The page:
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Tackling HIV Persistence: Pharmacological versus CRISPR-Based Shock Strategies

Laboratory of Experimental Virology, Department of Medical Microbiology, Academic Medical Center, University of Amsterdam, 1105 AZ Amsterdam, The Netherlands
Infectious Diseases Department, Liège University Hospital, 4000 Liege, Belgium
Author to whom correspondence should be addressed.
Viruses 2018, 10(4), 157;
Received: 21 March 2018 / Revised: 26 March 2018 / Accepted: 28 March 2018 / Published: 29 March 2018
PDF [3182 KB, uploaded 29 March 2018]


Jan Svoboda studied aspects of viral latency, in particular with respect to disease induction by avian RNA tumor viruses, which were later renamed as part of the extended retrovirus family. The course of retroviral pathogenesis is intrinsically linked to their unique property of integrating the DNA copy of the retroviral genome into that of the host cell, thus forming the provirus. Retroviral latency has recently become of major clinical interest to allow a better understanding of why we can effectively block the human immunodeficiency virus type 1 (HIV-1) in infected individuals with antiviral drugs, yet never reach a cure. We will discuss HIV-1 latency and its direct consequence—the formation of long-lasting HIV-1 reservoirs. We next focus on one of the most explored strategies in tackling HIV-1 reservoirs—the “shock and kill” strategy—which describes the broadly explored pharmacological way of kicking the latent provirus, with subsequent killing of the virus-producing cell by the immune system. We furthermore present how the clustered regularly interspaced palindromic repeats (CRISPR) and associated protein (Cas) system can be harnessed to reach the same objective by reactivating HIV-1 gene expression from latency. We will review the benefits and drawbacks of these different cure strategies. View Full-Text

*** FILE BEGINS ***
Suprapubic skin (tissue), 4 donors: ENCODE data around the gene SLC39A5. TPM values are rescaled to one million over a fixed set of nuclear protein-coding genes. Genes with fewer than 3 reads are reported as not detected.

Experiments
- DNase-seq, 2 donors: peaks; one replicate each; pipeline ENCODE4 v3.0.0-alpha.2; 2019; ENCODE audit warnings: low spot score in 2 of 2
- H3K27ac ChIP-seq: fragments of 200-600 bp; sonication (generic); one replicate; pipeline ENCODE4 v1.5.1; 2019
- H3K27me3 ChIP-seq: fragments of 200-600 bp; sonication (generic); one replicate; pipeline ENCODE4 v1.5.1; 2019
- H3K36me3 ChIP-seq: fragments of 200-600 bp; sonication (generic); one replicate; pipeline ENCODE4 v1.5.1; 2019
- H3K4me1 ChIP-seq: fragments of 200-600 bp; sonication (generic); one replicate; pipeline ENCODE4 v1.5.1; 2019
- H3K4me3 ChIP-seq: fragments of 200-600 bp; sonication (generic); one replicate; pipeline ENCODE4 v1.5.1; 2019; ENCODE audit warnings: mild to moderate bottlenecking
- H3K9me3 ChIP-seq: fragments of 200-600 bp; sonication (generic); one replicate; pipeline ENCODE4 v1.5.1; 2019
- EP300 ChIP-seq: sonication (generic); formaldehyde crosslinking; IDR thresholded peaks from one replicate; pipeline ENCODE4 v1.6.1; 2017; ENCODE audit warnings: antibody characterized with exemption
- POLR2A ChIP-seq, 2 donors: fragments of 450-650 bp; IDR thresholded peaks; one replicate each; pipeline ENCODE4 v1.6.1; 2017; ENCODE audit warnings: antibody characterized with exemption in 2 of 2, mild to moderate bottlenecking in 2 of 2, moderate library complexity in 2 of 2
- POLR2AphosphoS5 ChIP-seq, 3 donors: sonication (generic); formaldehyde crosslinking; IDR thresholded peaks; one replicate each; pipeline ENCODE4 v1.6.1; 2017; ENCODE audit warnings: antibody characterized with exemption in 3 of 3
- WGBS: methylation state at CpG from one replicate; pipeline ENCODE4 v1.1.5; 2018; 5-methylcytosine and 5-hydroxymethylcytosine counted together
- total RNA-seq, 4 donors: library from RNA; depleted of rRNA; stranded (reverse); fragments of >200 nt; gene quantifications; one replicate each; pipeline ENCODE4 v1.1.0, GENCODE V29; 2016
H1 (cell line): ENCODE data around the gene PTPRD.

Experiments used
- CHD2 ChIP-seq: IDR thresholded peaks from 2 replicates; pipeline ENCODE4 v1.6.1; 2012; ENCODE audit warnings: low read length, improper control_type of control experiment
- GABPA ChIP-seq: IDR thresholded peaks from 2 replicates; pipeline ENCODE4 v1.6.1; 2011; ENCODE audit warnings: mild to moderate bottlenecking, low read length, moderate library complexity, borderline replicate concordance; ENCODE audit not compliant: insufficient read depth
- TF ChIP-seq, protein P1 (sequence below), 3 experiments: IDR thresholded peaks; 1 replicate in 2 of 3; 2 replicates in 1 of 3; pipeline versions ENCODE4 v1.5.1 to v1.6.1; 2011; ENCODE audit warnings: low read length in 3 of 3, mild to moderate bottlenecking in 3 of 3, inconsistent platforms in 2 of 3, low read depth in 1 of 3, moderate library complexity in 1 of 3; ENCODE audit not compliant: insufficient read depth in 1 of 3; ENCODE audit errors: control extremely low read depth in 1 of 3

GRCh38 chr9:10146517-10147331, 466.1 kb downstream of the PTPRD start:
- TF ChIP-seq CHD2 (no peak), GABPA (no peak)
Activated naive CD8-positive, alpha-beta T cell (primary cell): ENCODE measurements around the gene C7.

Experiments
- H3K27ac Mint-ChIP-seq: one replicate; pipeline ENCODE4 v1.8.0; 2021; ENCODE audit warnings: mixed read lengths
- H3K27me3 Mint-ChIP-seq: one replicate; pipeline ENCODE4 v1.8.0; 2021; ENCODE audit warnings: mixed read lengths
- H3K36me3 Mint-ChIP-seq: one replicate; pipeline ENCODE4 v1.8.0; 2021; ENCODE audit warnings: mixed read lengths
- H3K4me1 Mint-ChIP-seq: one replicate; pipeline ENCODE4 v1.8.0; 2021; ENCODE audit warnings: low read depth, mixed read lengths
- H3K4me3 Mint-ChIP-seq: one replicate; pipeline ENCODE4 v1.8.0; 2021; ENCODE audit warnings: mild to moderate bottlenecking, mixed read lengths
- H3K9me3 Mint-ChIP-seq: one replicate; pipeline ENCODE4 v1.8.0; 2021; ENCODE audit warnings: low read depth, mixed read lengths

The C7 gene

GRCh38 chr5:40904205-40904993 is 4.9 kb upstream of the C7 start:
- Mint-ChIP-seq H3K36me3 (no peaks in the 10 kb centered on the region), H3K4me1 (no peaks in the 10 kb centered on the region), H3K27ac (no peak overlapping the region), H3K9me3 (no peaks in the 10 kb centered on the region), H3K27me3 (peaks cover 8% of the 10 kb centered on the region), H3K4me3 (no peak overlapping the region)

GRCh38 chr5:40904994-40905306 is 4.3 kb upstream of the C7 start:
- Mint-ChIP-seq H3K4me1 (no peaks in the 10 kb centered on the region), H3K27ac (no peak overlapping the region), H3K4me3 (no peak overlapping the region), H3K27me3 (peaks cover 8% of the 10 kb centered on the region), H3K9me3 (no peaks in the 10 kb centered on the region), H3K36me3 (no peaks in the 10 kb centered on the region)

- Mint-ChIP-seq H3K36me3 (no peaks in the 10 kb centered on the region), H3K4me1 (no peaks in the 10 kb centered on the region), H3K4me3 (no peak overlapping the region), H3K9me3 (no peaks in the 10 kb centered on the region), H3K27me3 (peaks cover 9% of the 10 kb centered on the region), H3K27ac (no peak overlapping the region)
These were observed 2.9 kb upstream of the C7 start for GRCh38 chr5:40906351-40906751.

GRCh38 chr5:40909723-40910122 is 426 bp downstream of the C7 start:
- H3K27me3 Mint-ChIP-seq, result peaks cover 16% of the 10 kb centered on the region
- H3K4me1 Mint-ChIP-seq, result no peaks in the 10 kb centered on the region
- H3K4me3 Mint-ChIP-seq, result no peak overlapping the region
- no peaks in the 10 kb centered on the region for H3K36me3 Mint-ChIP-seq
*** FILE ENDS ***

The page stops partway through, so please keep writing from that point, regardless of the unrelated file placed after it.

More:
Keywords: HIV latency; reservoirs; cure; shock strategy; latency-reversing agents; CRISPR-Cas system; CRISPR-dCas9 HIV latency; reservoirs; cure; shock strategy; latency-reversing agents; CRISPR-Cas system; CRISPR-dCas9

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Darcis, G.; Das, A.T.; Berkhout, B. Tackling HIV Persistence: Pharmacological versus CRISPR-Based Shock Strategies. Viruses 2018, 10, 157.

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